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Gavin Grimm Wins Big against Supreme Court in Transgender Bathroom Lawsuit

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Gavin Grimm

On Monday, the Supreme Court declined to address the issue of transgender bathroom rights in public schools, leaving in place a lower court’s ruling that allowed students to use the restrooms that matched their gender identity.

The Court on Monday declined the take up the case of Gavin Grimm, a former Virginia high school student who challenged his district’s bathroom policy when amid his transition several years ago.

Grimm, 22, transitioned from female to male in high school. He also began using the boys’ bathroom at school but said that soon after, the school issued a policy prohibiting him from using both the boys’ and girls’ bathrooms.

While the school district did construct a single-stall unisex restroom, those facilities weren’t available on all parts of campus grounds.

In 2018, a federal judge ruled in favor of Grimm.

“However well-intentioned some external challenges may have been and however sincere worries were about possible unknown consequences arising from a new school restroom protocol, the perpetuation of harm to a child stemming from unconstitutional conduct cannot be allowed to stand,” the 2018 ruling read.

Monday’s decision by the Supreme Court keeps that ruling in place.

Justices Clarence Thomas and Samuel Alito noted that they wished for the court to take up the case. The high court offered no further comment.

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Sundance Institute reveals 2021 Accessible Futures Intensive Fellows

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Sundance Institute has officially reintroduced the 2021 Accessible Futures Initiative as a virtual Intensive. The program was created in 2019, as part of Sundance Institute’s ongoing commitment to deepening outreach and support of artists with disabilities, including amplifying accessibility at the Sundance Film Festival through strategic partnerships with Easterseals Southern California and RespectAbility. 

The 2021 Intensive will take the shape of a cross-genre project consultation and career strategy workshop for artists of color, with disabilities, in the development or early production of fiction and nonfiction projects. The Outreach & Inclusion program is committed to bringing an intersectional lens to a group of talented disabled artists.

The Sundance Institute has collaborated with Allied Organizations with deep relationships within the disability community to nominate applicants to function as advisors. Additionally, Sundance staff, artist alumni, and field-leading partners will conduct creative and professional development sessions to support the advancement of the selected participants’ projects and careers. 

Through the multi-day virtual Intensive, the institute seeks to assist participating artists in honing their creative voice and craft, finding a cohort, and building support for them to help surmount critical barriers in the field that has systematically excluded artists with disabilities.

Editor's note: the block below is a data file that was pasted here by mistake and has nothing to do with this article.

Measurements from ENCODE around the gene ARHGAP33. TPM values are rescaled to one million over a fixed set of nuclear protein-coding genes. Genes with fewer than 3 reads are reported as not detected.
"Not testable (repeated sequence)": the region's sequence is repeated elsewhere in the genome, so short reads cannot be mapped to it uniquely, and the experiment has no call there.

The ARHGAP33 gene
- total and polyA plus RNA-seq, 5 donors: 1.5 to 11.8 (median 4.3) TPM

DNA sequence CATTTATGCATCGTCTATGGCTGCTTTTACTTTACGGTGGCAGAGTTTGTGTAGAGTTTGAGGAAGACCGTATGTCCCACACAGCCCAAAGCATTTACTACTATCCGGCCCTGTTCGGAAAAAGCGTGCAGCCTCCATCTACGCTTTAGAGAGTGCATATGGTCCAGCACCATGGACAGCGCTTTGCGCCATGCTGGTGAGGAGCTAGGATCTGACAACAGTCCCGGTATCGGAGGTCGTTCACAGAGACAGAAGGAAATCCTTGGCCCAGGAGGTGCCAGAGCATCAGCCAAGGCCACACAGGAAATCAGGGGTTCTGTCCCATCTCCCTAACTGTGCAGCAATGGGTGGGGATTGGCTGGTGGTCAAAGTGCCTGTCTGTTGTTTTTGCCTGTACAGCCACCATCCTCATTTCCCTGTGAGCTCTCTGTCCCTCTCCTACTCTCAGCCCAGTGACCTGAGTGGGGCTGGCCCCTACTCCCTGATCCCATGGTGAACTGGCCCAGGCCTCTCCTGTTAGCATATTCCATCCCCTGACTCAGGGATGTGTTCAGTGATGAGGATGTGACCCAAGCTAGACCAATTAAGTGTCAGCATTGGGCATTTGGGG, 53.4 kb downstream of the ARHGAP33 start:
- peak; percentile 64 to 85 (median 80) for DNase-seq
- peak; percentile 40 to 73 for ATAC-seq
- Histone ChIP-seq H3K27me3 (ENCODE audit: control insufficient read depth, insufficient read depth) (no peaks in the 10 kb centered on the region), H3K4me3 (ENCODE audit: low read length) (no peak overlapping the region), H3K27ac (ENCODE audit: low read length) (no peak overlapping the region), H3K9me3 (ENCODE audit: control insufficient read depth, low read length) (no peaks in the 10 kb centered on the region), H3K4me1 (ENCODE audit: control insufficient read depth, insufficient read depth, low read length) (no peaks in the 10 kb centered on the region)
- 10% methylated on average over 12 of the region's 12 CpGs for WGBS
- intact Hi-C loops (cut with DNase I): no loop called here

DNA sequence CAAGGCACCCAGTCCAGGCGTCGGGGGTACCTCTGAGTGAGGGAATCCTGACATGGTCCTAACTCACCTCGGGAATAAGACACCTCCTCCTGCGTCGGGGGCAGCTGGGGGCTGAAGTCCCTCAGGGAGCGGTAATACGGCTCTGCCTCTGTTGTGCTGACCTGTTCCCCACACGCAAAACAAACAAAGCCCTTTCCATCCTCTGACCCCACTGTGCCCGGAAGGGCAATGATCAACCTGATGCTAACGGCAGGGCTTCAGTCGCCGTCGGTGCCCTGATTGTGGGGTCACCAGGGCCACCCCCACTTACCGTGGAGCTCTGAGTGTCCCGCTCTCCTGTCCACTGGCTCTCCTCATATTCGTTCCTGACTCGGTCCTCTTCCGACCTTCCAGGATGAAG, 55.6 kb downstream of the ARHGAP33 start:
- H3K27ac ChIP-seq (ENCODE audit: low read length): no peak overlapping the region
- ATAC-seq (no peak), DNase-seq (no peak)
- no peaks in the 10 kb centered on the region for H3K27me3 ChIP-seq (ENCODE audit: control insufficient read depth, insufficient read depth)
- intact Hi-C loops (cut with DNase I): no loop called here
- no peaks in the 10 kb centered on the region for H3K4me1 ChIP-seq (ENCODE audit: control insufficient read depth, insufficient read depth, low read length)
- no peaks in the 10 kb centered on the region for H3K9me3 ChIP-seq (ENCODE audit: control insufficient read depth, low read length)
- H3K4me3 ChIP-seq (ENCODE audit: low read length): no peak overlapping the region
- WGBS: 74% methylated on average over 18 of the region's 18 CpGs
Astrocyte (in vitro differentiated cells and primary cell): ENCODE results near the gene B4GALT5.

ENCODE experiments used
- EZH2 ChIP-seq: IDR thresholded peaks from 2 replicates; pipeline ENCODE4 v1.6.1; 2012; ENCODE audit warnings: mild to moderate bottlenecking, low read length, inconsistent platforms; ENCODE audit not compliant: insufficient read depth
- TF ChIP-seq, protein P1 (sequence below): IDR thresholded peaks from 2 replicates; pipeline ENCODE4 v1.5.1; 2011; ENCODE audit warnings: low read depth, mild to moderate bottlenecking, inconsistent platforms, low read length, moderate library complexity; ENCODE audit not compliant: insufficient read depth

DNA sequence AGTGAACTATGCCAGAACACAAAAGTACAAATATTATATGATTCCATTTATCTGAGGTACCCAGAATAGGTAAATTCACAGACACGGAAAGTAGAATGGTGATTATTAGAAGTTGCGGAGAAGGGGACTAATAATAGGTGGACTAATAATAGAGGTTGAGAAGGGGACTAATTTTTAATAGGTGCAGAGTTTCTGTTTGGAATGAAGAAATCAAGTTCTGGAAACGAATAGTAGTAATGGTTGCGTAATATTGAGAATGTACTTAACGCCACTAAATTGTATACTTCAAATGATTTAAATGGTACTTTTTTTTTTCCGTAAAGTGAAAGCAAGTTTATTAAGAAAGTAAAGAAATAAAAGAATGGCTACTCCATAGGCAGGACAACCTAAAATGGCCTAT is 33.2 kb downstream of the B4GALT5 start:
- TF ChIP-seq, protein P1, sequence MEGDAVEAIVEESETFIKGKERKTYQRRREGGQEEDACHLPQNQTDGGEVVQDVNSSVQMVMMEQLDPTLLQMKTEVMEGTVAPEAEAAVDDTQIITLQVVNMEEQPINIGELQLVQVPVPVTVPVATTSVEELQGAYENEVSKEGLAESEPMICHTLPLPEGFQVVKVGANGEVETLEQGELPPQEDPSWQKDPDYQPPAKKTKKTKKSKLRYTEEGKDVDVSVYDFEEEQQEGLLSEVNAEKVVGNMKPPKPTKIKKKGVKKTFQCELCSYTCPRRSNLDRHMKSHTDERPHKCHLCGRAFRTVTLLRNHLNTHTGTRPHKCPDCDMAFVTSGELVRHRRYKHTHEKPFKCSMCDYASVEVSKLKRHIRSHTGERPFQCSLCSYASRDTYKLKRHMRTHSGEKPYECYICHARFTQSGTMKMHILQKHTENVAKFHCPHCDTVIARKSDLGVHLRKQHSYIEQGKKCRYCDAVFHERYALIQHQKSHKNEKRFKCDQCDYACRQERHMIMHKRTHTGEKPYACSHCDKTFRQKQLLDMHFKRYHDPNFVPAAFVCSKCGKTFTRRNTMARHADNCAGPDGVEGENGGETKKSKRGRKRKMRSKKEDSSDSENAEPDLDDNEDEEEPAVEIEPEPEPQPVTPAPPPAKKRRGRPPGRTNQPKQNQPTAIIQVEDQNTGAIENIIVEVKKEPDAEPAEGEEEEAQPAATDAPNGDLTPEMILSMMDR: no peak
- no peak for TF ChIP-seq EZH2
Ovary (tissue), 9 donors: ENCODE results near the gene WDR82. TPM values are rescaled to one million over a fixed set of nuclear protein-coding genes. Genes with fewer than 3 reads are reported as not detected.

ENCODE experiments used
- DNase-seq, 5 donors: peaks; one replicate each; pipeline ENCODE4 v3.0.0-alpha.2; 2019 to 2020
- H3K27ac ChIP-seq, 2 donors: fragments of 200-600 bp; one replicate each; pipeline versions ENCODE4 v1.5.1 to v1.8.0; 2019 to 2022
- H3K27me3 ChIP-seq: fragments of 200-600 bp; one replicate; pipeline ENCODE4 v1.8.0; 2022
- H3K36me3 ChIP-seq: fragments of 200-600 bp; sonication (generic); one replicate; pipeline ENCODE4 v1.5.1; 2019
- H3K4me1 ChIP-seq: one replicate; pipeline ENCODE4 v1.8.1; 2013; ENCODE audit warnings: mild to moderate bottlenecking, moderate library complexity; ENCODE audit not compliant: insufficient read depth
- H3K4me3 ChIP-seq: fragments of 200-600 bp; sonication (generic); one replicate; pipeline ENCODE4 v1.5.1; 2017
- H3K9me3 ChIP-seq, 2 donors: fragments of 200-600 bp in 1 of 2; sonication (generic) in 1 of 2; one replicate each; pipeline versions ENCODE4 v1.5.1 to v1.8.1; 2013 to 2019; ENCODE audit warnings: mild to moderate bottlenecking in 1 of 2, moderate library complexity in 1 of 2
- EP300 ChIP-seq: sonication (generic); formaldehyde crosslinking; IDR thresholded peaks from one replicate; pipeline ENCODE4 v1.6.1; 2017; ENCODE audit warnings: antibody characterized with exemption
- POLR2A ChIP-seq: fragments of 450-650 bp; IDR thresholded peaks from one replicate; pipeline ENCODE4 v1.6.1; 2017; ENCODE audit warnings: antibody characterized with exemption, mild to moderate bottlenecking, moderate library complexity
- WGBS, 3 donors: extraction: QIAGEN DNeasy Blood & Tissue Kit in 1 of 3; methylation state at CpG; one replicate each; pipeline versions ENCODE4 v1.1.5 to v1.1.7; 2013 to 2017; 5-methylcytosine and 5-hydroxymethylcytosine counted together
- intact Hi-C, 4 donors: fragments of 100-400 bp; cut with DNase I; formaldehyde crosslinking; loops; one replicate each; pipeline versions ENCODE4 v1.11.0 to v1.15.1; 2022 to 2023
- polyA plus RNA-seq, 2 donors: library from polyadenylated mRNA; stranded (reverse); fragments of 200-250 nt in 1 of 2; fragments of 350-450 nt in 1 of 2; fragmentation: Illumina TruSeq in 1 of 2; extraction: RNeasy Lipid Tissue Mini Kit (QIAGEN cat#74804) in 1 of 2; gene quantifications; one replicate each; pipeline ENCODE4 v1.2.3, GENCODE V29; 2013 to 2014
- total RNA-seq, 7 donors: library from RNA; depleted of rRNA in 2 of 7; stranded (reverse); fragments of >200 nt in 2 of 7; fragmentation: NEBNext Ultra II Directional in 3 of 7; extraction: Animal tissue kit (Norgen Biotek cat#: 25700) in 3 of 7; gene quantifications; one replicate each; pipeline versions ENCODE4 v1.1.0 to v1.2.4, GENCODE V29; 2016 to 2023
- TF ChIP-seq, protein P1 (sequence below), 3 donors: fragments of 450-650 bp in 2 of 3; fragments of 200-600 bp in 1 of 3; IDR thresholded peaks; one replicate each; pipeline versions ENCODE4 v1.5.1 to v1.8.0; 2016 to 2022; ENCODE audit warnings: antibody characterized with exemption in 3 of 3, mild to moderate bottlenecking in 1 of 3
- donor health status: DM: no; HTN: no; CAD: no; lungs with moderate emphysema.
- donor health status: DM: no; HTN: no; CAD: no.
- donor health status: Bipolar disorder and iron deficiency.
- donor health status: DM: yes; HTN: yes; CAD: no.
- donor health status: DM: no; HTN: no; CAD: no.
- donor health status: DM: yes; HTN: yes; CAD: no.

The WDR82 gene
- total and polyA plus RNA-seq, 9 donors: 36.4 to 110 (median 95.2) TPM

This year’s advisors include Day Al-Mohamed, Rodney Evans, Josh Feldman, Tatiana Lee, Monika Navarro, and Nic Novicki. The Intensive is also excited to collaborate with Sins Invalid and Firelight Media, who will lead community building and documentary workshops for the artists, respectively. 

Check out the 2021 fellows below:

Nasreen Alkhateeb (Director)

Award-winning filmmaker, Nasreen Alkhateeb’s ability to motivate audiences is a result of being 1st gen, multi-heritage, Disabled, and a survivor. Cinematographer for Kamala Harris and Oprah’s OWN Network, Nasreen has directed content for NASA, the United Nations, and the Women’s March. Alumna of the Tribeca Film Festival, The Disruptors Fellowship, the RespectAbility Fellowship, given the Wild Card award by NASA peers and Cinematographer of the Year for her work in the Arctic, Forbes described her as “breaking barriers.”

Touching Fire

In an age when a Muslim feminist icon can have their entire life’s work undone by the click of a tweet, a daughter dives deep into her mother’s legacy to set the record straight.


Virtic Emil Brown (Writer, Director)

Virtic Emil Brown attended New York University’s TISCH School of the Arts. She is a writer, actress, and filmmaker. Some of her films are Will UnpluggedMission In Kosovo, and Hindsight. Virtic’s directorial debut was the documentary short On Tour which screened at the 70th Venice International Film Festival. She’s appeared on shows like Without A Trace and The Shield. She is a member of the Classical Theatre Lab and EST/LA. Virtic is in WGA (CBW, DWC, CWW).

Free!

In the final six days of their child’s life, the Brady’s must confront their past. This is not the life God wanted for them when He gave their souls a body.


Shaina Ghuraya (Writer, Director)

Shaina jokes that she is a triple threat – she’s a wheelchair-user, Punjabi, and a woman. She is a writer/director for quirky and bold comedies that embrace diversity and explore intersectionality. A graduate of USC’s Film and Television production program, Shaina’s films have gone on to screen at ReelAbilities, Hollyshorts, and Slamdance. Currently, she is a writing apprentice on the Netflix Animation show Boons and Curses.

Agg – A conservative (psychotic) Indian family decides to trick a man into an arranged marriage by hiding their daughter’s disability. However, the daughter, Agg, decides the wedding is the perfect time to enact violent (yet still tasteful) revenge against her abusive family.


Cashmere Jasmine (Writer, Director)